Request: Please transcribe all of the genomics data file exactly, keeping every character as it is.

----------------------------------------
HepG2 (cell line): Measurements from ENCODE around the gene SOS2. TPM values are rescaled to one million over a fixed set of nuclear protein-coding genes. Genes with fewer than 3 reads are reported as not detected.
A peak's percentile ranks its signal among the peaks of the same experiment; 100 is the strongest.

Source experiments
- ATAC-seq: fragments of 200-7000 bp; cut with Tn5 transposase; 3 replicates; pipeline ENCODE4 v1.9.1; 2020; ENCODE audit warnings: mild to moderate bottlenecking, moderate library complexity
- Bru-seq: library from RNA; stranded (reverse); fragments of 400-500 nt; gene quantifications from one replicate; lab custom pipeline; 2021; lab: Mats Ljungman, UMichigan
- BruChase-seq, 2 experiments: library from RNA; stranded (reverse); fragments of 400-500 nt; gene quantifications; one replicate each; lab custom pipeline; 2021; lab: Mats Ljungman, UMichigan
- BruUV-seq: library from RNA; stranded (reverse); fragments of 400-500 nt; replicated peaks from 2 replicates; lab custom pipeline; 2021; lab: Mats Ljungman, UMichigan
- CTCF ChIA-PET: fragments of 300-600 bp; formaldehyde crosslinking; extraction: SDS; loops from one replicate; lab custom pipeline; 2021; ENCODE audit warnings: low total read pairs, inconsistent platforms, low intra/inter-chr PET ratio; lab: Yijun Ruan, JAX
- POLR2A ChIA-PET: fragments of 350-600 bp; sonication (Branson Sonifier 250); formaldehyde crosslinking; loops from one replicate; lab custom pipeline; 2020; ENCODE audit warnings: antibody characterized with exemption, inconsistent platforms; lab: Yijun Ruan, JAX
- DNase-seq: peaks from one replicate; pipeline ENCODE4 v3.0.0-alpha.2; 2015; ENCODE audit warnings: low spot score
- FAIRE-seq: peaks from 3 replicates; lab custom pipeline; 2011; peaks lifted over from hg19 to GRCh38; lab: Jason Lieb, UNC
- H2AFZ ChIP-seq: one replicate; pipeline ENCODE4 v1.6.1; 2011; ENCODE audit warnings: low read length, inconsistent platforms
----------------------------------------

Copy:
HepG2 (cell line): Measurements from ENCODE around the gene SOS2. TPM values are rescaled to one million over a fixed set of nuclear protein-coding genes. Genes with fewer than 3 reads are reported as not detected.
A peak's percentile ranks its signal among the peaks of the same experiment; 100 is the strongest.

Source experiments
- ATAC-seq: fragments of 200-7000 bp; cut with Tn5 transposase; 3 replicates; pipeline ENCODE4 v1.9.1; 2020; ENCODE audit warnings: mild to moderate bottlenecking, moderate library complexity
- Bru-seq: library from RNA; stranded (reverse); fragments of 400-500 nt; gene quantifications from one replicate; lab custom pipeline; 2021; lab: Mats Ljungman, UMichigan
- BruChase-seq, 2 experiments: library from RNA; stranded (reverse); fragments of 400-500 nt; gene quantifications; one replicate each; lab custom pipeline; 2021; lab: Mats Ljungman, UMichigan
- BruUV-seq: library from RNA; stranded (reverse); fragments of 400-500 nt; replicated peaks from 2 replicates; lab custom pipeline; 2021; lab: Mats Ljungman, UMichigan
- CTCF ChIA-PET: fragments of 300-600 bp; formaldehyde crosslinking; extraction: SDS; loops from one replicate; lab custom pipeline; 2021; ENCODE audit warnings: low total read pairs, inconsistent platforms, low intra/inter-chr PET ratio; lab: Yijun Ruan, JAX
- POLR2A ChIA-PET: fragments of 350-600 bp; sonication (Branson Sonifier 250); formaldehyde crosslinking; loops from one replicate; lab custom pipeline; 2020; ENCODE audit warnings: antibody characterized with exemption, inconsistent platforms; lab: Yijun Ruan, JAX
- DNase-seq: peaks from one replicate; pipeline ENCODE4 v3.0.0-alpha.2; 2015; ENCODE audit warnings: low spot score
- FAIRE-seq: peaks from 3 replicates; lab custom pipeline; 2011; peaks lifted over from hg19 to GRCh38; lab: Jason Lieb, UNC
- H2AFZ ChIP-seq: one replicate; pipeline ENCODE4 v1.6.1; 2011; ENCODE audit warnings: low read length, inconsistent platforms